History of Rome
There is no consensus about the actual origin of the name "Rome" among historians. There are several versions of the origin of the name and the founding of the city. One that emanated from the Greek mythology of Aeneas and one that reconciled the Greek version with the Italian accounting of the twin brothers Romulus and Remus. According to Roman historians, the city of ROME was founded by the twin brothers Romulus and Remus on April 21, 753 BC.
Rome was located on the Tiber River about 15 miles inland from the Mediterranean Sea. The Romans had easy access to the sea, and were somewhat protected from seaborne invasion. Also, Rome lay in the middle of the Italian peninsula, the boot-shaped landmass to the west of Greece.
After the expulsion of the last of these kings, the power of the Etruscans declined as the Romans began the unification of Italy.
This process reached its final stage when the right of Roman citizenship was extended throughout Italy in 89 BC, and with the subsequent diffusion of Roman institutions and culture from the Alps to Sicily, and Latin as the general language.
The myth goes that lupa, a she-wolf nursed and sheltered the twin-brothers Romulus and Remus after they were abandoned in the wild by order of King Amulius of Alba Longa. She cared for the infants at her den, a cave known as the Lupercal, until they were discovered by a shepherd, Faustulus.The twin brothers Romulus and Remus were purported to be sons of Rhea Silvia and fathered by either Mars, the god of war, or the demigod hero Hercules.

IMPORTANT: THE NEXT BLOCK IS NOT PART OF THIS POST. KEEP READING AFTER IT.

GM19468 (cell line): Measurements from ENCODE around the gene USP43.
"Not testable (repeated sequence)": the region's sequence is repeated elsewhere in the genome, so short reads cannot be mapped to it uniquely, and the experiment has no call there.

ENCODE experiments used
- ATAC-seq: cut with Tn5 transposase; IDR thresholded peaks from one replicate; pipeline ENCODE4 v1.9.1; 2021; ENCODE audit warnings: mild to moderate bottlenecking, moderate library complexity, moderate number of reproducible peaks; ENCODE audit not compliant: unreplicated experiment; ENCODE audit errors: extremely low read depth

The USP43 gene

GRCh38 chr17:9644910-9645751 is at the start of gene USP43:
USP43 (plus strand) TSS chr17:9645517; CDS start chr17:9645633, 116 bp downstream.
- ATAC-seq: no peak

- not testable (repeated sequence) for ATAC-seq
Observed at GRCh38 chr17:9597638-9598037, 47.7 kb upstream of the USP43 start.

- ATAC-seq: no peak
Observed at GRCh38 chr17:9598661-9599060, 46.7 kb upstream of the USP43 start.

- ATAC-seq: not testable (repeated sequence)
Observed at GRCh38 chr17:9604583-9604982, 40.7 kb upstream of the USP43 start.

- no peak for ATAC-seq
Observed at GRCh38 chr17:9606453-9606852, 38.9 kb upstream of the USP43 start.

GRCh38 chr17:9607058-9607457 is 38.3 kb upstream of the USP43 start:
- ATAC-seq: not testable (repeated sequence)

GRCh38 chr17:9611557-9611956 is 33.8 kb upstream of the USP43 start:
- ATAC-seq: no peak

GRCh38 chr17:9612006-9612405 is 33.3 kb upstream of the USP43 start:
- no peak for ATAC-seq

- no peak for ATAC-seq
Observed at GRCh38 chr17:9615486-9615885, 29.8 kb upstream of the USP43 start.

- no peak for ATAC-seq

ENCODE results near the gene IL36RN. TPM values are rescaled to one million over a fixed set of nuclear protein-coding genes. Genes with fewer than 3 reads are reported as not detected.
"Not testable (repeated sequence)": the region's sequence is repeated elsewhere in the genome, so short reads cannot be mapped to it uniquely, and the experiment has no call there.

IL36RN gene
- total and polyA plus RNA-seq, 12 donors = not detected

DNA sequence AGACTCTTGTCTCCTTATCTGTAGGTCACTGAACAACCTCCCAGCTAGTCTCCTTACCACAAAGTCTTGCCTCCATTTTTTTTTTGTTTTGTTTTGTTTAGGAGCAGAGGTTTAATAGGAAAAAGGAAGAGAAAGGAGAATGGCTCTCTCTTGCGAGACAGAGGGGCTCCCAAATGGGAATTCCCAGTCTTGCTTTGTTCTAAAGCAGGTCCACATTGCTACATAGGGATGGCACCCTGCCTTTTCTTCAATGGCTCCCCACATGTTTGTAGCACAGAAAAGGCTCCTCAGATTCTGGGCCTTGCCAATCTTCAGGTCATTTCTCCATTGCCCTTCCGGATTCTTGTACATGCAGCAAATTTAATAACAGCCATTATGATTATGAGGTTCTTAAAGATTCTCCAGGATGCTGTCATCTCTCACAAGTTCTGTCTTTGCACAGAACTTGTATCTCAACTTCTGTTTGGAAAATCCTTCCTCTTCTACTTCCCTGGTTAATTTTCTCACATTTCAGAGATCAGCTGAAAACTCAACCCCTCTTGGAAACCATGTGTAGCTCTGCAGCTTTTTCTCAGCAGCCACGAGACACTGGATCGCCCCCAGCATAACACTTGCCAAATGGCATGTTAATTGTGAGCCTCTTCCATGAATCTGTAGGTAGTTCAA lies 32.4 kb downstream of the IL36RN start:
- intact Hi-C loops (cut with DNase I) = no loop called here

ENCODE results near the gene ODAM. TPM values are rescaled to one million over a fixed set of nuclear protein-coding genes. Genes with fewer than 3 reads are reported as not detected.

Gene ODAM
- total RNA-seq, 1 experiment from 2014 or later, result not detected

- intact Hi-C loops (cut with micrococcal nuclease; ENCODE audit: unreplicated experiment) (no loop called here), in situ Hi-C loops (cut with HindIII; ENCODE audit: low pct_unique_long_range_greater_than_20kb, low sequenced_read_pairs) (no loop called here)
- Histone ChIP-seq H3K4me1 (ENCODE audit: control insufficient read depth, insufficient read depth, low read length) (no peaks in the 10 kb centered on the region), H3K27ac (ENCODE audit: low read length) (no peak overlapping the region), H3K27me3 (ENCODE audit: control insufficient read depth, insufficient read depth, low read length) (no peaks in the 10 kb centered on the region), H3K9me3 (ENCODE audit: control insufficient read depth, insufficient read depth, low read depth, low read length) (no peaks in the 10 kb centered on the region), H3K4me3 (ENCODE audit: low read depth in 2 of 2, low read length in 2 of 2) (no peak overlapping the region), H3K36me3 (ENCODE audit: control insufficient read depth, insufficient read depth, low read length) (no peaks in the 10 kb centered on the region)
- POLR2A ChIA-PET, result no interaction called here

Romulus and Remus
They were abandoned at birth, in the manner of many mythological heroes, because of a prophecy that they would overthrow their great-uncle Amulius, who had overthrown Silvia's father Numitor.
Contrary to their orders, the twins were abandoned on the river Tiber by servants who took pity on the infants. The twins were nurtured by a she-wolf until a shepherd named Faustulus found the boys and took them in as his sons. Faustulus and his wife Acca Larentia raised the children. When Remus and Romulus became adults, they killed Amulius and restored Numitor. They decided to establish a city.
Each of them took auspices, then quarrelled over the result. Romulus and his followers began to establish city walls on his favoured hill, the Palatine. Remus wanted to found the city on the Aventine Hill. In the commonest version, according to Livy, Remus slighted Romulus' wall by leaping over it, and was killed, either by his twin or his twin's followers. In the following Romulus name the city after himself.
Thus, Rome began with divisions and a fratricide, a story that was later taken to represent the city's history of internecine political strife and bloodshed.